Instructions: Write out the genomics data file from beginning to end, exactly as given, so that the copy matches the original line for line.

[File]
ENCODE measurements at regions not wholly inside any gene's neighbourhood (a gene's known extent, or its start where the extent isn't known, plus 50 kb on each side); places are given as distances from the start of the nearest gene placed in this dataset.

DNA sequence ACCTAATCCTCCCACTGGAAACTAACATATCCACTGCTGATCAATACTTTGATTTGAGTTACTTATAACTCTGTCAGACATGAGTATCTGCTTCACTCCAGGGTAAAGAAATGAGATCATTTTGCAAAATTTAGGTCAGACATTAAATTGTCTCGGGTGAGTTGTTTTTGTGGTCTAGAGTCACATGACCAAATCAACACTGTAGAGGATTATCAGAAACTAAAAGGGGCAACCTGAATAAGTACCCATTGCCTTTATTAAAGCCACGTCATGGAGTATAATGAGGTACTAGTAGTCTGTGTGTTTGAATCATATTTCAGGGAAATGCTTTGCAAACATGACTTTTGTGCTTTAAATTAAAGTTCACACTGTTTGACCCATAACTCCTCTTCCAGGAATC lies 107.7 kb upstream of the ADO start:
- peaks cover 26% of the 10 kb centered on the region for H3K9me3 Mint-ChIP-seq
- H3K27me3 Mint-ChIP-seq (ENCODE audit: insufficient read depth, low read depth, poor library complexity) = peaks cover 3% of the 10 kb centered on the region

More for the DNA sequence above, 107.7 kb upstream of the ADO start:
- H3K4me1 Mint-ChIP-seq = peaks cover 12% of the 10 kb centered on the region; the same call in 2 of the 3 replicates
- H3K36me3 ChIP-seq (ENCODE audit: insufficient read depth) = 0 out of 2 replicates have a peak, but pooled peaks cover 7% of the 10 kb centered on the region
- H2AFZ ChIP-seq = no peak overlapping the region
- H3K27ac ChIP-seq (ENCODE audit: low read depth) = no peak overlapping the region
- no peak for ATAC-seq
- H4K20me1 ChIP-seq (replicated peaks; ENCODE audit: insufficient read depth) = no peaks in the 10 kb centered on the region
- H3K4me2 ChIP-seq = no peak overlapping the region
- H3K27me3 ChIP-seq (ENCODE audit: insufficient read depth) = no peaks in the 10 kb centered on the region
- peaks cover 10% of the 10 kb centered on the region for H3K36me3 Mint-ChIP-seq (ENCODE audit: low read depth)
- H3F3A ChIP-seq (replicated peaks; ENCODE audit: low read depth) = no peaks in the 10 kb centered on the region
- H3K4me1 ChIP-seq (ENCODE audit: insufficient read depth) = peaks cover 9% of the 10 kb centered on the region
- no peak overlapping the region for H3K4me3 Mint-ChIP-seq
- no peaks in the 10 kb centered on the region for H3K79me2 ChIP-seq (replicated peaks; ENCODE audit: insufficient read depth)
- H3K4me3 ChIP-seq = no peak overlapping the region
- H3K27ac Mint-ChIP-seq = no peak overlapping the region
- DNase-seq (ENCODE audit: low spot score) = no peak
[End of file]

ENCODE measurements at regions not wholly inside any gene's neighbourhood (a gene's known extent, or its start where the extent isn't known, plus 50 kb on each side); places are given as distances from the start of the nearest gene placed in this dataset.

DNA sequence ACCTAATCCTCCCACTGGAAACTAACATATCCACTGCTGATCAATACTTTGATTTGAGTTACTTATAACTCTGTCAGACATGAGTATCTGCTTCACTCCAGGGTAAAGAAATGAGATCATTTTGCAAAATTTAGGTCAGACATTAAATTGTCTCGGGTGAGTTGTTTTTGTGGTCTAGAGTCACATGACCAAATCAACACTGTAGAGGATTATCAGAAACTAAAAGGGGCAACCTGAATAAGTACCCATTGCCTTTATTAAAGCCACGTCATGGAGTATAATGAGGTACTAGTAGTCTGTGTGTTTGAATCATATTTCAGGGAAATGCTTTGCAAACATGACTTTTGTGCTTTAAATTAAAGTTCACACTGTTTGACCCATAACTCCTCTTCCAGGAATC lies 107.7 kb upstream of the ADO start:
- peaks cover 26% of the 10 kb centered on the region for H3K9me3 Mint-ChIP-seq
- H3K27me3 Mint-ChIP-seq (ENCODE audit: insufficient read depth, low read depth, poor library complexity) = peaks cover 3% of the 10 kb centered on the region

More for the DNA sequence above, 107.7 kb upstream of the ADO start:
- H3K4me1 Mint-ChIP-seq = peaks cover 12% of the 10 kb centered on the region; the same call in 2 of the 3 replicates
- H3K36me3 ChIP-seq (ENCODE audit: insufficient read depth) = 0 out of 2 replicates have a peak, but pooled peaks cover 7% of the 10 kb centered on the region
- H2AFZ ChIP-seq = no peak overlapping the region
- H3K27ac ChIP-seq (ENCODE audit: low read depth) = no peak overlapping the region
- no peak for ATAC-seq
- H4K20me1 ChIP-seq (replicated peaks; ENCODE audit: insufficient read depth) = no peaks in the 10 kb centered on the region
- H3K4me2 ChIP-seq = no peak overlapping the region
- H3K27me3 ChIP-seq (ENCODE audit: insufficient read depth) = no peaks in the 10 kb centered on the region
- peaks cover 10% of the 10 kb centered on the region for H3K36me3 Mint-ChIP-seq (ENCODE audit: low read depth)
- H3F3A ChIP-seq (replicated peaks; ENCODE audit: low read depth) = no peaks in the 10 kb centered on the region
- H3K4me1 ChIP-seq (ENCODE audit: insufficient read depth) = peaks cover 9% of the 10 kb centered on the region
- no peak overlapping the region for H3K4me3 Mint-ChIP-seq
- no peaks in the 10 kb centered on the region for H3K79me2 ChIP-seq (replicated peaks; ENCODE audit: insufficient read depth)
- H3K4me3 ChIP-seq = no peak overlapping the region
- H3K27ac Mint-ChIP-seq = no peak overlapping the region
- DNase-seq (ENCODE audit: low spot score) = no peak